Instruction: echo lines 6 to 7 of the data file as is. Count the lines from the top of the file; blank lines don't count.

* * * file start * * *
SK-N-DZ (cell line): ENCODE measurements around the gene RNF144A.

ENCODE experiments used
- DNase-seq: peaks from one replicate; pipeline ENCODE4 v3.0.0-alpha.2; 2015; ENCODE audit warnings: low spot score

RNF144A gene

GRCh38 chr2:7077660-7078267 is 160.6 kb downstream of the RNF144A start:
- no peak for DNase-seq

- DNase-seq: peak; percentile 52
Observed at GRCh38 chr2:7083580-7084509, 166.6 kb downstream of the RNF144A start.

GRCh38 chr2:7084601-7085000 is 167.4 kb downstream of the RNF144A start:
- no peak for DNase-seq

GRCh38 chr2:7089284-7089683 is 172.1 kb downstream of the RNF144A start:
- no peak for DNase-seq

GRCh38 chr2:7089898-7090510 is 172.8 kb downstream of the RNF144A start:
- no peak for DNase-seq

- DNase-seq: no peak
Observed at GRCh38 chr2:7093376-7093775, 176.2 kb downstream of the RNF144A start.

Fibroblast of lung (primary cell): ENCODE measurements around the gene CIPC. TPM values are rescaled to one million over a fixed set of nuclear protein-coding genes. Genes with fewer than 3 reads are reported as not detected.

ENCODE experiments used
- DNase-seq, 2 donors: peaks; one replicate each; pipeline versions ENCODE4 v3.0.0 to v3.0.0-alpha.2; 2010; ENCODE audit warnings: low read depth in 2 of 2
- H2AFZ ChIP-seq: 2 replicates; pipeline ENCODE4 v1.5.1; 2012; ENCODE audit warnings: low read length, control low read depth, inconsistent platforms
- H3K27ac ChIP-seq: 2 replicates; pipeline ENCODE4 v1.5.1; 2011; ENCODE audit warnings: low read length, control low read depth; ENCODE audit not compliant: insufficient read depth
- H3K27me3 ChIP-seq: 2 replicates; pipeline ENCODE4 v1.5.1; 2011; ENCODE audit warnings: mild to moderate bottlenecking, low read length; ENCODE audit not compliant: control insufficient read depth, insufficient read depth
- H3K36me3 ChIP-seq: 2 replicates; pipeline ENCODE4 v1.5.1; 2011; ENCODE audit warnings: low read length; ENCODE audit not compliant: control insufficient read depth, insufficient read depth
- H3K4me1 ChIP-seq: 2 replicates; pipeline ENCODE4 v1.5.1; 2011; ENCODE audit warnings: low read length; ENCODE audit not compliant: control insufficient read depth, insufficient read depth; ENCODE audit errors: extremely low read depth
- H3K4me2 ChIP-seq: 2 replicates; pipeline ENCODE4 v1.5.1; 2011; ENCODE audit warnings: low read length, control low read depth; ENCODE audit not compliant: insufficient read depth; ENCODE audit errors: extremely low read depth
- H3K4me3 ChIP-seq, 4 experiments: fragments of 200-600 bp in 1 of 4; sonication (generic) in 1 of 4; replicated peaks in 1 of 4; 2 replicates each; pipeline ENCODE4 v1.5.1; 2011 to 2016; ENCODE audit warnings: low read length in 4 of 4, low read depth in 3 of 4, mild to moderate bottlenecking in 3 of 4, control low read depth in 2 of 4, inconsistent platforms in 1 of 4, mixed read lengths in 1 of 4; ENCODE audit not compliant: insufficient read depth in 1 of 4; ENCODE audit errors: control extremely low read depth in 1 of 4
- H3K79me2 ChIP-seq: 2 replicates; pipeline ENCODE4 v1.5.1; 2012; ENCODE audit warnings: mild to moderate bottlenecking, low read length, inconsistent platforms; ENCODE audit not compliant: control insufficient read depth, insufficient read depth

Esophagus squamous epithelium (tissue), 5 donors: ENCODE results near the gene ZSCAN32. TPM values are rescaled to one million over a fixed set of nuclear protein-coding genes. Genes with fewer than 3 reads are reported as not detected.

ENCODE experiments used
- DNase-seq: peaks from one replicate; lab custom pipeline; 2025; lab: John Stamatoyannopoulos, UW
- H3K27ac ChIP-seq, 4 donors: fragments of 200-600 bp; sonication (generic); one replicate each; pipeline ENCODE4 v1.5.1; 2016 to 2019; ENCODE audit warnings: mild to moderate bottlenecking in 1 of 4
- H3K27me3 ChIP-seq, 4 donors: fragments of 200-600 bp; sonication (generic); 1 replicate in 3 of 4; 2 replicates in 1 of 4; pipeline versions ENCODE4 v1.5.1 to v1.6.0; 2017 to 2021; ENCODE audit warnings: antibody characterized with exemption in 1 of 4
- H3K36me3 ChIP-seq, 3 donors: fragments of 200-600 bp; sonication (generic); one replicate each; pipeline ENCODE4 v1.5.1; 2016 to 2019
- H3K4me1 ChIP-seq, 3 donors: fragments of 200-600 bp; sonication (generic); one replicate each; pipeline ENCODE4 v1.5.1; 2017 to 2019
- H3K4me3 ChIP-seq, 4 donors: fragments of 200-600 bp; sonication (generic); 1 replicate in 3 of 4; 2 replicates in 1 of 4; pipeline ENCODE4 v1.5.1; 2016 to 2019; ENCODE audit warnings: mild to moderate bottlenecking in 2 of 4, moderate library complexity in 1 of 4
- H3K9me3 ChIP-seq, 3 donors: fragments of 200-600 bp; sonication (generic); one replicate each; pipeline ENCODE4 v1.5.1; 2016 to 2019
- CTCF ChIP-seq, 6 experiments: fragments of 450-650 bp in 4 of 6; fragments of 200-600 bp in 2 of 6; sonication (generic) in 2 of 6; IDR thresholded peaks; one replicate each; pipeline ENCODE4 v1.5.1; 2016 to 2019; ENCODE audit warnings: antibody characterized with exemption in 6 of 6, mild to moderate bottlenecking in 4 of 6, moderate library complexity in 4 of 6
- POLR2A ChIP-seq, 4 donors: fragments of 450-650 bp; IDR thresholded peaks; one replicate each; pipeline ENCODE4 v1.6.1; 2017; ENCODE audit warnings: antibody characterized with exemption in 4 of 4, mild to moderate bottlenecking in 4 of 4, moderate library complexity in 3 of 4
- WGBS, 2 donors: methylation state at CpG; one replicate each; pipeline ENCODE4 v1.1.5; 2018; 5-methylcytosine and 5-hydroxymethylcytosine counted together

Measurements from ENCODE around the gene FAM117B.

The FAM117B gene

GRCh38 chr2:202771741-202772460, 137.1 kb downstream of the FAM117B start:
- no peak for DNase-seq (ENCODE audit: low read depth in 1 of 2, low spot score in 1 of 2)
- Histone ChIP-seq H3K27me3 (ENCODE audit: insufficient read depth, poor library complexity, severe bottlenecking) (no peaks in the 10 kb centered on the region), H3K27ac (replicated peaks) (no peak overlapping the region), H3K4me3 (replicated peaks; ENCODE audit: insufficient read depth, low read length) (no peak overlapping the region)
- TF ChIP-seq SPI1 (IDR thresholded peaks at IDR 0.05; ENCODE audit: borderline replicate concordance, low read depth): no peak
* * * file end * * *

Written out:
- no peak for DNase-seq

- DNase-seq: peak; percentile 52